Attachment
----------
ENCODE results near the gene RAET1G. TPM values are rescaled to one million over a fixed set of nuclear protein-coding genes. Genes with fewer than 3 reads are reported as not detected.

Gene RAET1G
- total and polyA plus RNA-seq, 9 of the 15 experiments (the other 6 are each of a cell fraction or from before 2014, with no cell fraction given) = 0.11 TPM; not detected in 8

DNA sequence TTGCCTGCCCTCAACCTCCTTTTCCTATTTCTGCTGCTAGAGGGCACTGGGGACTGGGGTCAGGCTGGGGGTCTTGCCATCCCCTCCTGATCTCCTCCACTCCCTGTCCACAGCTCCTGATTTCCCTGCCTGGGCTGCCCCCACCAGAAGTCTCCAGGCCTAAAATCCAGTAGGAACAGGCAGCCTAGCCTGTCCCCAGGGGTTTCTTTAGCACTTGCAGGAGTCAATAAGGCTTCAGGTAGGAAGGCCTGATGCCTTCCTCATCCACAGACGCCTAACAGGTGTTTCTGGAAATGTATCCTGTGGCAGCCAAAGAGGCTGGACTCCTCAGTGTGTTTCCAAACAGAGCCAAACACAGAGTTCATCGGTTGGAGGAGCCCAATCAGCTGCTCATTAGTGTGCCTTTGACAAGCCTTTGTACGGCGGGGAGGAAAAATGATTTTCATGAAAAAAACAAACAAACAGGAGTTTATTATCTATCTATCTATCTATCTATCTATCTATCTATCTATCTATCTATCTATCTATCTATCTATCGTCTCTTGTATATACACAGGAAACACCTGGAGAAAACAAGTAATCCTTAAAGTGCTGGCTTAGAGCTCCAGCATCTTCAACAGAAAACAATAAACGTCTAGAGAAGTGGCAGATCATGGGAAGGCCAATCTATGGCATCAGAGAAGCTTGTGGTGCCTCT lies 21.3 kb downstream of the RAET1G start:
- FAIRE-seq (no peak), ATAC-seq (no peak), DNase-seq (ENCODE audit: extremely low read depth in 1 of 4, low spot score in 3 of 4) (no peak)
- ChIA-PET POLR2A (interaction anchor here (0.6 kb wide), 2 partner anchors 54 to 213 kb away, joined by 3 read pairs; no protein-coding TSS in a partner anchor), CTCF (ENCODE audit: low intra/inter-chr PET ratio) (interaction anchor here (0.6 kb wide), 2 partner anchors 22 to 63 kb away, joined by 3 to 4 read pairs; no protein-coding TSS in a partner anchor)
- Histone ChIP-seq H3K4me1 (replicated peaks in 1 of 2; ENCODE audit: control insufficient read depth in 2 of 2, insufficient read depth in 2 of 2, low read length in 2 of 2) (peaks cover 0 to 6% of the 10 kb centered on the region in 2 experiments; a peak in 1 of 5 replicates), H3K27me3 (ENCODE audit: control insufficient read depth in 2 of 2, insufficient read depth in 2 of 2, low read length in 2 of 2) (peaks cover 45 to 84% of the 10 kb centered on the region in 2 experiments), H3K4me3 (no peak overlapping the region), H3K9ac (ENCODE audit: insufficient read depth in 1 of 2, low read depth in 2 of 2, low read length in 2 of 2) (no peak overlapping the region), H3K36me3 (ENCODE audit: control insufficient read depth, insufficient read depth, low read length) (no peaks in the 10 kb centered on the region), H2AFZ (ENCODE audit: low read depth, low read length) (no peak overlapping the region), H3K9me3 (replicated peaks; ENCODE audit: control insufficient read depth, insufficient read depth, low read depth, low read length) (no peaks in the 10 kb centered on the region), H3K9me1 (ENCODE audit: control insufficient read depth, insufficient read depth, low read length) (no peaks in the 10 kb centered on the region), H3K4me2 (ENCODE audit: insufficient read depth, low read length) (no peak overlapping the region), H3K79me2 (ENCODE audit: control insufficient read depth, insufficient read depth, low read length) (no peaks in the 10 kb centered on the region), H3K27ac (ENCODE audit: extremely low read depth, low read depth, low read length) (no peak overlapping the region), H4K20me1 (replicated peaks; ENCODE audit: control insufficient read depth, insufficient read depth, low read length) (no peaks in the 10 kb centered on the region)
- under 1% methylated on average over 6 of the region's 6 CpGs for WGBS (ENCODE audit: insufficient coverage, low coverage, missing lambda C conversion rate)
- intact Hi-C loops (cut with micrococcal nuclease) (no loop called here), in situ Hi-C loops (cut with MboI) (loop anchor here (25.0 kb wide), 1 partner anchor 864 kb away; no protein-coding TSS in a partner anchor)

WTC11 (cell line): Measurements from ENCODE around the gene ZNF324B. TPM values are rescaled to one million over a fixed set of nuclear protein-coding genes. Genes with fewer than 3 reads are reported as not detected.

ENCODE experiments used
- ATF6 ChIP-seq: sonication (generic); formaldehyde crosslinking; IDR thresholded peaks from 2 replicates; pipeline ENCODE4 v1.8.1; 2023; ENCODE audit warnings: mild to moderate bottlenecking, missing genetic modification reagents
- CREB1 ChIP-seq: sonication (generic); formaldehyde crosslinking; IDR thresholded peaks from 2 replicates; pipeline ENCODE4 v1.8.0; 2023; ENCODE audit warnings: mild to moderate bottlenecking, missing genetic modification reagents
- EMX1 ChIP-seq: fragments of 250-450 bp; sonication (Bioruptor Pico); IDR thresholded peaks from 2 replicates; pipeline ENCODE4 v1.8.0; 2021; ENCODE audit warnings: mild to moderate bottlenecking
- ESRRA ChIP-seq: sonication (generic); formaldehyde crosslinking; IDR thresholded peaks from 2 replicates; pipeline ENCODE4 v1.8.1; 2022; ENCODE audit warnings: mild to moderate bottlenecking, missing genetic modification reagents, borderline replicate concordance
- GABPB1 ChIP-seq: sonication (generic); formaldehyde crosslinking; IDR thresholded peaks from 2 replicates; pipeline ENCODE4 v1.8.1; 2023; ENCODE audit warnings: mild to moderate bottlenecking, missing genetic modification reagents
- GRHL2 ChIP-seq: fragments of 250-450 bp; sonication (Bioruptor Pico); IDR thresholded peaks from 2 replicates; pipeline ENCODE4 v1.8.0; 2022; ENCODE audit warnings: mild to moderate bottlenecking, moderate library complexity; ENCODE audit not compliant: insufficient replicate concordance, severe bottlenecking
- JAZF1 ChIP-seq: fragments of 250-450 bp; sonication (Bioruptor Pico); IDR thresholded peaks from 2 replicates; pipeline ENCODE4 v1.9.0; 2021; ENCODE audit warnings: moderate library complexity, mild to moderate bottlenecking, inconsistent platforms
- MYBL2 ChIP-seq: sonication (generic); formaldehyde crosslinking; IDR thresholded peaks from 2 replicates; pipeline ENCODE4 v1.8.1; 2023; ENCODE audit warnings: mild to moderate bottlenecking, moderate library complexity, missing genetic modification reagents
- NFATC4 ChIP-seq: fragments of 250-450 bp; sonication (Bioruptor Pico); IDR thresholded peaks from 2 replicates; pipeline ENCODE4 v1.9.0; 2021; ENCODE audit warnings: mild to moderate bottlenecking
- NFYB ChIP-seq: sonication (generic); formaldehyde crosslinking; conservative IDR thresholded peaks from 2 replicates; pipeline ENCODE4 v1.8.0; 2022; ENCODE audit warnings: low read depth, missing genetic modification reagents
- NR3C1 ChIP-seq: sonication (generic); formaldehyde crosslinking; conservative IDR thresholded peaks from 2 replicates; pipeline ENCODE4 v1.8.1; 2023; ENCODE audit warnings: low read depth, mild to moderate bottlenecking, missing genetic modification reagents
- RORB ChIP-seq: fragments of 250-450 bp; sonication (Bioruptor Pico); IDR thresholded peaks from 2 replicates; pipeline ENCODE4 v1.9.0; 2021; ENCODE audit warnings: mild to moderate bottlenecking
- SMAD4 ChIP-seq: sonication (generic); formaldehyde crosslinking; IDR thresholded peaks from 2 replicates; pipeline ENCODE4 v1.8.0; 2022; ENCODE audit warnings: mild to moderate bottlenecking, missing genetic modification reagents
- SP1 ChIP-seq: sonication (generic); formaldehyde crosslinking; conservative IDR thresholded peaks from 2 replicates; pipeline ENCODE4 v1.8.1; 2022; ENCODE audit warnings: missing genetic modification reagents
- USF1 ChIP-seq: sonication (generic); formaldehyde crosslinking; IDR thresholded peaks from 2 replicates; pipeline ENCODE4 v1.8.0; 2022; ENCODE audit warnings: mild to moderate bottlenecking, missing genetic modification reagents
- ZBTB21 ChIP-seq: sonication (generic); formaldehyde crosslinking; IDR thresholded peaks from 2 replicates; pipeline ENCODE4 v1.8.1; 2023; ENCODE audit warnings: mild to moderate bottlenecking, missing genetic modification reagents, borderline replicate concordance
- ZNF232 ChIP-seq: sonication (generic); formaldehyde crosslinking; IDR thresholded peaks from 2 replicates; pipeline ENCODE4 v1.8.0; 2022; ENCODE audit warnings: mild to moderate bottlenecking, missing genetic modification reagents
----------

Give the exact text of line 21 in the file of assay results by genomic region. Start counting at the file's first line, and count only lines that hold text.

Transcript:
- NFYB ChIP-seq: sonication (generic); formaldehyde crosslinking; conservative IDR thresholded peaks from 2 replicates; pipeline ENCODE4 v1.8.0; 2022; ENCODE audit warnings: low read depth, missing genetic modification reagents